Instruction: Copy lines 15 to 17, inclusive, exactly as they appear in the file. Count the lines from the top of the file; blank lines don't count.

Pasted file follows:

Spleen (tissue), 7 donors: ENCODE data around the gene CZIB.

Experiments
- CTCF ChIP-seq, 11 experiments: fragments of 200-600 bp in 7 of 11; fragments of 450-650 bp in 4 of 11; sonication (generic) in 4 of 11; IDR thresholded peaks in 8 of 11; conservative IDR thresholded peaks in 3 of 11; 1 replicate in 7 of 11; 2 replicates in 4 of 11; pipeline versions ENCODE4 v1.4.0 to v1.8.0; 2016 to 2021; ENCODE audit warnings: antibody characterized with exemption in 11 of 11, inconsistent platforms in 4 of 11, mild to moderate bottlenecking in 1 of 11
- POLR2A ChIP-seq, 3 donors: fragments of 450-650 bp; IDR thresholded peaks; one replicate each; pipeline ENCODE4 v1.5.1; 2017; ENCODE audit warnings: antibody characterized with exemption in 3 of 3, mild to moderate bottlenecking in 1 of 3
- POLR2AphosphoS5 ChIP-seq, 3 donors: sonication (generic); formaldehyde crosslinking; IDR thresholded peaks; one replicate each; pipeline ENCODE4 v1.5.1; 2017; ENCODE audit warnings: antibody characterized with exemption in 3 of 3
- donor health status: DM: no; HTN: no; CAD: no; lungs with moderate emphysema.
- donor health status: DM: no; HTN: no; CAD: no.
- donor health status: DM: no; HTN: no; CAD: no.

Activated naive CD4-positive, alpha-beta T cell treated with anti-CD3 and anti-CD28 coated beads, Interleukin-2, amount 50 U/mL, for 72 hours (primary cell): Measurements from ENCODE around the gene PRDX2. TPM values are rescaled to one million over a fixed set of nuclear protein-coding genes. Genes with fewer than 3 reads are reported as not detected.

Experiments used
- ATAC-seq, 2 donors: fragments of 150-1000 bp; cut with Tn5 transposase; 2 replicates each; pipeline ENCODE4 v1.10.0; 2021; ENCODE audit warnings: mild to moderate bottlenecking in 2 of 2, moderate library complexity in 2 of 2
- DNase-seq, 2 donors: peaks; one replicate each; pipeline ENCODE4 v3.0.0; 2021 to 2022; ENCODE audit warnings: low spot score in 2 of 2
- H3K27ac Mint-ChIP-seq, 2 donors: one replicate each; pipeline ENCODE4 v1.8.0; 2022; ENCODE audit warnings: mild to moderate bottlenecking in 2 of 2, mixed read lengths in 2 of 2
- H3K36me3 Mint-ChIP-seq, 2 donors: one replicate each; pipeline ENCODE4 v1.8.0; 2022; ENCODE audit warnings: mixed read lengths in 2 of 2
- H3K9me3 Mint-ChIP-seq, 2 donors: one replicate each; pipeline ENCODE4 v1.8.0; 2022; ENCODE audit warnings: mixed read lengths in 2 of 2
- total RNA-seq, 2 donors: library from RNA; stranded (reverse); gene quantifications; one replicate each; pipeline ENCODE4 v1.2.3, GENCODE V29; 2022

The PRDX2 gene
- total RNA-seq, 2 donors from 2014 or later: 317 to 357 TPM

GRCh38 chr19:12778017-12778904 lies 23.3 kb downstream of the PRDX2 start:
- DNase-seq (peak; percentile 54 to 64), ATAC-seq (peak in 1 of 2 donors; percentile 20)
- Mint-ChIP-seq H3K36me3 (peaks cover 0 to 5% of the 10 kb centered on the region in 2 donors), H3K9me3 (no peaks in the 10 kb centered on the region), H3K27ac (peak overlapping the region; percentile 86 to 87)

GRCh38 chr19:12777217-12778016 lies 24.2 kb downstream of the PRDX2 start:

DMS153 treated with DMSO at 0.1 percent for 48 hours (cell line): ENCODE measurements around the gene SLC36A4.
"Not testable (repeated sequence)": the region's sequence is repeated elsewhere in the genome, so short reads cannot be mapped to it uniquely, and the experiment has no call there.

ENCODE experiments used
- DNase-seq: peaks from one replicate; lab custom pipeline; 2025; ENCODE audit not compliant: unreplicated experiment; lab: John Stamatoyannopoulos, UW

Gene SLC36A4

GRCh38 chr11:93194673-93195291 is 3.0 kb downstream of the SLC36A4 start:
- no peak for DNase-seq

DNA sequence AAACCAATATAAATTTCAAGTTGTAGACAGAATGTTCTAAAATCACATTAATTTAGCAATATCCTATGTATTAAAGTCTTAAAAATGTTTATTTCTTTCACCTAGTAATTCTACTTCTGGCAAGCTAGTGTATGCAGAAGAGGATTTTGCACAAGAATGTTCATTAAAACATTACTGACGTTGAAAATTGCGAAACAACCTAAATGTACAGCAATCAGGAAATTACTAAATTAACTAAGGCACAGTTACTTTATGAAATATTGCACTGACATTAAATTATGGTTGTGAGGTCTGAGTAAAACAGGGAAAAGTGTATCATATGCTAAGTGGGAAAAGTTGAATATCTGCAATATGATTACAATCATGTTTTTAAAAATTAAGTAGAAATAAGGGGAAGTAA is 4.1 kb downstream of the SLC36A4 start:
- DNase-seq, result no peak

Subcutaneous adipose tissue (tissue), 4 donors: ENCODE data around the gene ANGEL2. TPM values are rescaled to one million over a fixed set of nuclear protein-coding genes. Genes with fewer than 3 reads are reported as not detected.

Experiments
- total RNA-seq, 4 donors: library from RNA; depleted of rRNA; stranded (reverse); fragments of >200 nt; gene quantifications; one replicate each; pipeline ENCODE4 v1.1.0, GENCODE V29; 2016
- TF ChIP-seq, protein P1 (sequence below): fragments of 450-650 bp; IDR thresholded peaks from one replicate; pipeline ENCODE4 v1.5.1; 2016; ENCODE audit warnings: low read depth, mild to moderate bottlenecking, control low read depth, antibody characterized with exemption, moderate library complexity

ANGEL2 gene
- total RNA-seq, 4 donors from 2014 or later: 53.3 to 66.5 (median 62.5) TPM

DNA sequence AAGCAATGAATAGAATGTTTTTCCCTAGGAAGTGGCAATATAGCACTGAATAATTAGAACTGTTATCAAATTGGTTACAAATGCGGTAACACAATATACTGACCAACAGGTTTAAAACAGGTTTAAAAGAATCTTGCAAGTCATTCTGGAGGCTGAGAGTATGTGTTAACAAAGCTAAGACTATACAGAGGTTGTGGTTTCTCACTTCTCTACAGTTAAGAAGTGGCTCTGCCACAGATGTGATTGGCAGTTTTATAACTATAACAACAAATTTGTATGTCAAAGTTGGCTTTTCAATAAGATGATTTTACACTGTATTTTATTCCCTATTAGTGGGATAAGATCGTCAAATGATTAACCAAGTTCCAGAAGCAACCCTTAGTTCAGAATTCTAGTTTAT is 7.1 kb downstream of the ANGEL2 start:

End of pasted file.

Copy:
- H3K9me3 Mint-ChIP-seq, 2 donors: one replicate each; pipeline ENCODE4 v1.8.0; 2022; ENCODE audit warnings: mixed read lengths in 2 of 2
- total RNA-seq, 2 donors: library from RNA; stranded (reverse); gene quantifications; one replicate each; pipeline ENCODE4 v1.2.3, GENCODE V29; 2022

The PRDX2 gene